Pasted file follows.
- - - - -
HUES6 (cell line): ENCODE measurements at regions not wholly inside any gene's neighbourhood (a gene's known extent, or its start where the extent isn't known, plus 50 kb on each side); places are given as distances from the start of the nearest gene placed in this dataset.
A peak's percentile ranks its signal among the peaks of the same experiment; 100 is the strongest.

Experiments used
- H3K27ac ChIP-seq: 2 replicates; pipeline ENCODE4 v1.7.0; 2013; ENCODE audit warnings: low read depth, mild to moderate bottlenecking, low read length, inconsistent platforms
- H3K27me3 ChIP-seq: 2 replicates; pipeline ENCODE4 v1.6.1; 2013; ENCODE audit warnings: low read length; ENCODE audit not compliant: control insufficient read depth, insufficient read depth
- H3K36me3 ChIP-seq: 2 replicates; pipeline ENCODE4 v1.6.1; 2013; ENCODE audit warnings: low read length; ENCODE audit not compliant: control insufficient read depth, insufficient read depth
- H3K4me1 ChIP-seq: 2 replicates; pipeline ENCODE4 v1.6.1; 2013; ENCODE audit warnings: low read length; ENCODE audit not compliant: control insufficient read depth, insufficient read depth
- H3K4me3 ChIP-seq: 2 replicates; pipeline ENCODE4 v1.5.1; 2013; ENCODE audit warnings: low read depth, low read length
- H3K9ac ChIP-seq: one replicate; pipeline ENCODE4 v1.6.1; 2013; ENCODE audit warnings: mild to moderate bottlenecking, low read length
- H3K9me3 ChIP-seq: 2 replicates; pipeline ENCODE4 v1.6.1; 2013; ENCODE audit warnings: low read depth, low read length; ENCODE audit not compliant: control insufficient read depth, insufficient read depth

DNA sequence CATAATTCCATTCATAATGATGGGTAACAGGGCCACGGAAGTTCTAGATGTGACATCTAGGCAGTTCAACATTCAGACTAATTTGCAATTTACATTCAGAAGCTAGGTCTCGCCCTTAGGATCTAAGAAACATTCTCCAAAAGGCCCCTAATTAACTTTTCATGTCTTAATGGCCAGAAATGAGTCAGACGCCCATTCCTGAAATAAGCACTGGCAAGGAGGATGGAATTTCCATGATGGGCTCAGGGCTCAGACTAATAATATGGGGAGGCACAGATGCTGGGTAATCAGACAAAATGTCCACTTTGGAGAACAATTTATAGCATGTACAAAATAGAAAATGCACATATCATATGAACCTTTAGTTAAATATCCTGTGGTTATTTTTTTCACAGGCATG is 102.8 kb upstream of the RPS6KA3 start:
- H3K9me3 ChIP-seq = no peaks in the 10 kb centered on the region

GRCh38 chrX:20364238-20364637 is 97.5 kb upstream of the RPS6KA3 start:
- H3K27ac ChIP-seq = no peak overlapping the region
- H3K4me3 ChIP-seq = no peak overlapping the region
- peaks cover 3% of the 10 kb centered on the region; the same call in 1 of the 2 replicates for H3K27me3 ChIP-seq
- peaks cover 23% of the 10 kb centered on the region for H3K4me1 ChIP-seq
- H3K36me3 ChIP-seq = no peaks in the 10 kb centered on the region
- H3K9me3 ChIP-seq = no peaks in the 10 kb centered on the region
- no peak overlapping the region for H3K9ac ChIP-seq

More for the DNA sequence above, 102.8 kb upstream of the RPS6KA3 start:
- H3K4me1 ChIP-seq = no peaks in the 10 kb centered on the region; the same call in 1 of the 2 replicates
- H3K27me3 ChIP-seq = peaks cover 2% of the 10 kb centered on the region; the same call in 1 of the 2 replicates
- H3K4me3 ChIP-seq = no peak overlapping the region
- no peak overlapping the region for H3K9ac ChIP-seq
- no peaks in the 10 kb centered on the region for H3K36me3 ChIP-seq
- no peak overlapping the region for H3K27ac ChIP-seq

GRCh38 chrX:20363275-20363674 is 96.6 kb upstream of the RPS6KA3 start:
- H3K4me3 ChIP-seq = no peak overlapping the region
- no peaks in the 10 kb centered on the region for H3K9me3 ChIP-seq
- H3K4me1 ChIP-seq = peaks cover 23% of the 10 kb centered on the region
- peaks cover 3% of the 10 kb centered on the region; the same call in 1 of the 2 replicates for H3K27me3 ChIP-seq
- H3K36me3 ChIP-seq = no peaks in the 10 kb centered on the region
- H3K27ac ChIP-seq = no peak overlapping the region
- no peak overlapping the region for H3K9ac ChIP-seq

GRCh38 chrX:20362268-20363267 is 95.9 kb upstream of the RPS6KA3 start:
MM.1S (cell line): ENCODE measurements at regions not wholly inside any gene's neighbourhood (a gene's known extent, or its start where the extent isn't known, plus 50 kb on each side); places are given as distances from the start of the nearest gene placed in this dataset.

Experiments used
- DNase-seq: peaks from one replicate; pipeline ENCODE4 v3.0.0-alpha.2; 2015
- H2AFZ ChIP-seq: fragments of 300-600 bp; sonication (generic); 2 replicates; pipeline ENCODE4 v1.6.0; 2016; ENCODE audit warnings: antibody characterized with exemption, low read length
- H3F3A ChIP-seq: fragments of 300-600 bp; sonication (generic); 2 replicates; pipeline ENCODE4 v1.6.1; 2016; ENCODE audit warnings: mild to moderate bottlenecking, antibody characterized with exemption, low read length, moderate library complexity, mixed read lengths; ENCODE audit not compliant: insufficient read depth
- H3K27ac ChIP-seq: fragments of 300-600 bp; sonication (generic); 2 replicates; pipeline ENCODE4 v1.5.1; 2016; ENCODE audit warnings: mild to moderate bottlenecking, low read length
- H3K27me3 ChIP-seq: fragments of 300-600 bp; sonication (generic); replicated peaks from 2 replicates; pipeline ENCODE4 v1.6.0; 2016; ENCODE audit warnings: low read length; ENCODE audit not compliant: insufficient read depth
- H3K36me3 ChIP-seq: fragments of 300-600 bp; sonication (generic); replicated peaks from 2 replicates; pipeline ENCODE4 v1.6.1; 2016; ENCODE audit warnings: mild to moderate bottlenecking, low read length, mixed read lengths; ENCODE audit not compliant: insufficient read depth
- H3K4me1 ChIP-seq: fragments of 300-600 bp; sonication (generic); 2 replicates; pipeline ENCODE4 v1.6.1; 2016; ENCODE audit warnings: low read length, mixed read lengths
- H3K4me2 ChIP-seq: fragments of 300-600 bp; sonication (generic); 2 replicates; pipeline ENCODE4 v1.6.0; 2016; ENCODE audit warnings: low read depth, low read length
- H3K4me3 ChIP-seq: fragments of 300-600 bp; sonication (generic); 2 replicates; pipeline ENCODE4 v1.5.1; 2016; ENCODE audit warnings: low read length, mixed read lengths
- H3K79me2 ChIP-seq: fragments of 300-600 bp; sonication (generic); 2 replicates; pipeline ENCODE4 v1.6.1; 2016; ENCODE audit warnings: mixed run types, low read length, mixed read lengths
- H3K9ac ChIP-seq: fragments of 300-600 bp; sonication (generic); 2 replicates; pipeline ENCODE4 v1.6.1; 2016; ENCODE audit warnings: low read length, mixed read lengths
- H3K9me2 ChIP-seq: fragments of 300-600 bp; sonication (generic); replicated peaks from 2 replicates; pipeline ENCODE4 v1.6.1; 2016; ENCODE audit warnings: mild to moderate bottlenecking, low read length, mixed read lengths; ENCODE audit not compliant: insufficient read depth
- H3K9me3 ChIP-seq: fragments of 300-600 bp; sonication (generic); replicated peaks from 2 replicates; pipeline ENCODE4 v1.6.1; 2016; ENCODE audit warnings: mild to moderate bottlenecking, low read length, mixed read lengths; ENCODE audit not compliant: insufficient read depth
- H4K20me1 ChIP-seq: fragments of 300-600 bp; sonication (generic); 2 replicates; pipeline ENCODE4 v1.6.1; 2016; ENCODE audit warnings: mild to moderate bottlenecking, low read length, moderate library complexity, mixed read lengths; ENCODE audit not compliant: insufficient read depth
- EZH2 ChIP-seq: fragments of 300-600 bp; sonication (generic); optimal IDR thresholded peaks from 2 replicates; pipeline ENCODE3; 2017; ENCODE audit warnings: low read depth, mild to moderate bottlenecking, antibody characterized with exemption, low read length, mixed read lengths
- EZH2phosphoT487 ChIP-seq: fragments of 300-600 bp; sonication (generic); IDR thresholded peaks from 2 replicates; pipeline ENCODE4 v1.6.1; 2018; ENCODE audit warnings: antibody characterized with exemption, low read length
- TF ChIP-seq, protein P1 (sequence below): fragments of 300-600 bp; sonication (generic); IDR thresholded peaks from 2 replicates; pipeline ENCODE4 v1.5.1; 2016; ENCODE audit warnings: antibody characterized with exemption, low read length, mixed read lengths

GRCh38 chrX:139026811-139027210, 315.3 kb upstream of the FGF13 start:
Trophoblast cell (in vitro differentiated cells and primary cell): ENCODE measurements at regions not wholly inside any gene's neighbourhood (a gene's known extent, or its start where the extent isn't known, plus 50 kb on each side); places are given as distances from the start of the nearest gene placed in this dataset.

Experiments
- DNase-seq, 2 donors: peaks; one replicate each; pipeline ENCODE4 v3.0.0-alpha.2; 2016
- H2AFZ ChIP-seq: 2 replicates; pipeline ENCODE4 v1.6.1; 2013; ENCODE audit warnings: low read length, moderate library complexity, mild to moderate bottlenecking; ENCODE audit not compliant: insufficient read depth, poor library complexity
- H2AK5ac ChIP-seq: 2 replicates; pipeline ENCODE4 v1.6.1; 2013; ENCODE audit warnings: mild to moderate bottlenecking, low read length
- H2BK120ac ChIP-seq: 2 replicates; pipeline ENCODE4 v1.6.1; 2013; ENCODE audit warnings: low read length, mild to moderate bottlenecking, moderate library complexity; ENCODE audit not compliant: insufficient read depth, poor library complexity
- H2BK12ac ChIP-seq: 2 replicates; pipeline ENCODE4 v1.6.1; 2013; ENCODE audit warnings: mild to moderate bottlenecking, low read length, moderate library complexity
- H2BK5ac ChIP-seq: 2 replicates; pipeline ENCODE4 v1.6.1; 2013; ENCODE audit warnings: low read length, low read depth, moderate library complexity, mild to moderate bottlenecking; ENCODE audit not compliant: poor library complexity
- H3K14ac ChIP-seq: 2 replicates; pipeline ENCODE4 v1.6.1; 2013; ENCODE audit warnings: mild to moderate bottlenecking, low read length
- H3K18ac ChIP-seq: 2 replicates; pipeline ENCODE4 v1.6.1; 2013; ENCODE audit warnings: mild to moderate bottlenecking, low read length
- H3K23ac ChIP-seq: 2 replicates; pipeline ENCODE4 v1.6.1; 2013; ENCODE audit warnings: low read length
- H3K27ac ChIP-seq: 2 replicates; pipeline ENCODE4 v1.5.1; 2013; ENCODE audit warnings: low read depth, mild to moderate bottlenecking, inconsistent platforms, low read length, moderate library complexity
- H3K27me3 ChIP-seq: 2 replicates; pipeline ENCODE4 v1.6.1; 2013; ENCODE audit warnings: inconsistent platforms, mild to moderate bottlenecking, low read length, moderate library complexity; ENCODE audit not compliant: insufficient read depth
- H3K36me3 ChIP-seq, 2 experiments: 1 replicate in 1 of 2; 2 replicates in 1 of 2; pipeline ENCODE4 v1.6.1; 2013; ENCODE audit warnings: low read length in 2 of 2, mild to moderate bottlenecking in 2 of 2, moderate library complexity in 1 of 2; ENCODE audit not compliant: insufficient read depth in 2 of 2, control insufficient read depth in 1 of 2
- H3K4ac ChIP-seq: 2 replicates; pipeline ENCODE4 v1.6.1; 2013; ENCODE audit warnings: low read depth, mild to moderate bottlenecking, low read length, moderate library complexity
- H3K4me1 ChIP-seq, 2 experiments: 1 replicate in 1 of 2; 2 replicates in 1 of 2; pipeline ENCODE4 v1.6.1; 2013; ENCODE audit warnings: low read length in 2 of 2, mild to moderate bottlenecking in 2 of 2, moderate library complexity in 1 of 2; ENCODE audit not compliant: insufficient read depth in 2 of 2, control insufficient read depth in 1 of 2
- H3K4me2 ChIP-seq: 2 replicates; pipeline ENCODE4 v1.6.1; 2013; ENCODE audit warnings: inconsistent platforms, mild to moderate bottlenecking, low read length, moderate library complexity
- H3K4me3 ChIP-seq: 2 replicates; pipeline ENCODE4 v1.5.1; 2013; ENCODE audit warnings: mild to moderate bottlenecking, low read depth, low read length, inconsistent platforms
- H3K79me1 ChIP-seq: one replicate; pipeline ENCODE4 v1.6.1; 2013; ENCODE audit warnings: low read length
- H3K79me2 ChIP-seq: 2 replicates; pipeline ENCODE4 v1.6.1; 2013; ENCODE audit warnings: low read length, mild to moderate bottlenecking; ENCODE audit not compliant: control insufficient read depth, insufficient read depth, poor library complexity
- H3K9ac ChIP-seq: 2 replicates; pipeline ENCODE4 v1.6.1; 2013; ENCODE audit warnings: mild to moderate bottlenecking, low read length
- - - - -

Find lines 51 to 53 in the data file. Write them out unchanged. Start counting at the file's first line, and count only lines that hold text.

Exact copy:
- H3K9me3 ChIP-seq: fragments of 300-600 bp; sonication (generic); replicated peaks from 2 replicates; pipeline ENCODE4 v1.6.1; 2016; ENCODE audit warnings: mild to moderate bottlenecking, low read length, mixed read lengths; ENCODE audit not compliant: insufficient read depth
- H4K20me1 ChIP-seq: fragments of 300-600 bp; sonication (generic); 2 replicates; pipeline ENCODE4 v1.6.1; 2016; ENCODE audit warnings: mild to moderate bottlenecking, low read length, moderate library complexity, mixed read lengths; ENCODE audit not compliant: insufficient read depth
- EZH2 ChIP-seq: fragments of 300-600 bp; sonication (generic); optimal IDR thresholded peaks from 2 replicates; pipeline ENCODE3; 2017; ENCODE audit warnings: low read depth, mild to moderate bottlenecking, antibody characterized with exemption, low read length, mixed read lengths